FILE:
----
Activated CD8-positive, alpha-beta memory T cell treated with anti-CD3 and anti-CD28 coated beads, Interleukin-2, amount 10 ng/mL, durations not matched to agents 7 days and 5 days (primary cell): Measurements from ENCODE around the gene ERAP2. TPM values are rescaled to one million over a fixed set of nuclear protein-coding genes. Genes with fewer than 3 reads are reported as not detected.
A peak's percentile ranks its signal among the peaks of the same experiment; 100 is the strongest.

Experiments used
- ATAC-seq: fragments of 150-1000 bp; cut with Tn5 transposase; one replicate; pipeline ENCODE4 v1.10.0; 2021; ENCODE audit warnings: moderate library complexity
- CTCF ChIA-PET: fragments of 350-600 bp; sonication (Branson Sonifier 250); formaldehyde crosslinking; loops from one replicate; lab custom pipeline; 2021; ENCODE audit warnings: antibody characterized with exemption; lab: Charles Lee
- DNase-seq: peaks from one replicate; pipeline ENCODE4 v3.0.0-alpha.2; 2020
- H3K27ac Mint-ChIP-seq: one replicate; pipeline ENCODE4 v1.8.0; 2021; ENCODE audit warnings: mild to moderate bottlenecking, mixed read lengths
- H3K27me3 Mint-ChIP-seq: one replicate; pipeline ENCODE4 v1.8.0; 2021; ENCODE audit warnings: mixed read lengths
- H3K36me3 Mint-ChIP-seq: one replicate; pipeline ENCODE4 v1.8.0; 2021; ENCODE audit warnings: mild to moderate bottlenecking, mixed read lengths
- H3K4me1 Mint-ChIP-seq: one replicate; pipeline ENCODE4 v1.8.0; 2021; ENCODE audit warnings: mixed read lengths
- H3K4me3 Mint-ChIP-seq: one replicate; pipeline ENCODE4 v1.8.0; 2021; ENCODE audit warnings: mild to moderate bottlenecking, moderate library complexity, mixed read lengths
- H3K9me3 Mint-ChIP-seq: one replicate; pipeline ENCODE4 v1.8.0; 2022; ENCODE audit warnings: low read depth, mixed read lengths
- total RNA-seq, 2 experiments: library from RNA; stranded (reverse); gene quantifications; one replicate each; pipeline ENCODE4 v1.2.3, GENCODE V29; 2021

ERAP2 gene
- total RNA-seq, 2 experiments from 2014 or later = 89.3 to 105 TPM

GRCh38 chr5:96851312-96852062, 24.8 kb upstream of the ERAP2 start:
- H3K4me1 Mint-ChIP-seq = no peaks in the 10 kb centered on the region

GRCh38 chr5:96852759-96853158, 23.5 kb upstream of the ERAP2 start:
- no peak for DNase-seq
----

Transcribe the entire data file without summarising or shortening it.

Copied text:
Activated CD8-positive, alpha-beta memory T cell treated with anti-CD3 and anti-CD28 coated beads, Interleukin-2, amount 10 ng/mL, durations not matched to agents 7 days and 5 days (primary cell): Measurements from ENCODE around the gene ERAP2. TPM values are rescaled to one million over a fixed set of nuclear protein-coding genes. Genes with fewer than 3 reads are reported as not detected.
A peak's percentile ranks its signal among the peaks of the same experiment; 100 is the strongest.

Experiments used
- ATAC-seq: fragments of 150-1000 bp; cut with Tn5 transposase; one replicate; pipeline ENCODE4 v1.10.0; 2021; ENCODE audit warnings: moderate library complexity
- CTCF ChIA-PET: fragments of 350-600 bp; sonication (Branson Sonifier 250); formaldehyde crosslinking; loops from one replicate; lab custom pipeline; 2021; ENCODE audit warnings: antibody characterized with exemption; lab: Charles Lee
- DNase-seq: peaks from one replicate; pipeline ENCODE4 v3.0.0-alpha.2; 2020
- H3K27ac Mint-ChIP-seq: one replicate; pipeline ENCODE4 v1.8.0; 2021; ENCODE audit warnings: mild to moderate bottlenecking, mixed read lengths
- H3K27me3 Mint-ChIP-seq: one replicate; pipeline ENCODE4 v1.8.0; 2021; ENCODE audit warnings: mixed read lengths
- H3K36me3 Mint-ChIP-seq: one replicate; pipeline ENCODE4 v1.8.0; 2021; ENCODE audit warnings: mild to moderate bottlenecking, mixed read lengths
- H3K4me1 Mint-ChIP-seq: one replicate; pipeline ENCODE4 v1.8.0; 2021; ENCODE audit warnings: mixed read lengths
- H3K4me3 Mint-ChIP-seq: one replicate; pipeline ENCODE4 v1.8.0; 2021; ENCODE audit warnings: mild to moderate bottlenecking, moderate library complexity, mixed read lengths
- H3K9me3 Mint-ChIP-seq: one replicate; pipeline ENCODE4 v1.8.0; 2022; ENCODE audit warnings: low read depth, mixed read lengths
- total RNA-seq, 2 experiments: library from RNA; stranded (reverse); gene quantifications; one replicate each; pipeline ENCODE4 v1.2.3, GENCODE V29; 2021

ERAP2 gene
- total RNA-seq, 2 experiments from 2014 or later = 89.3 to 105 TPM

GRCh38 chr5:96851312-96852062, 24.8 kb upstream of the ERAP2 start:
- H3K4me1 Mint-ChIP-seq = no peaks in the 10 kb centered on the region

GRCh38 chr5:96852759-96853158, 23.5 kb upstream of the ERAP2 start:
- no peak for DNase-seq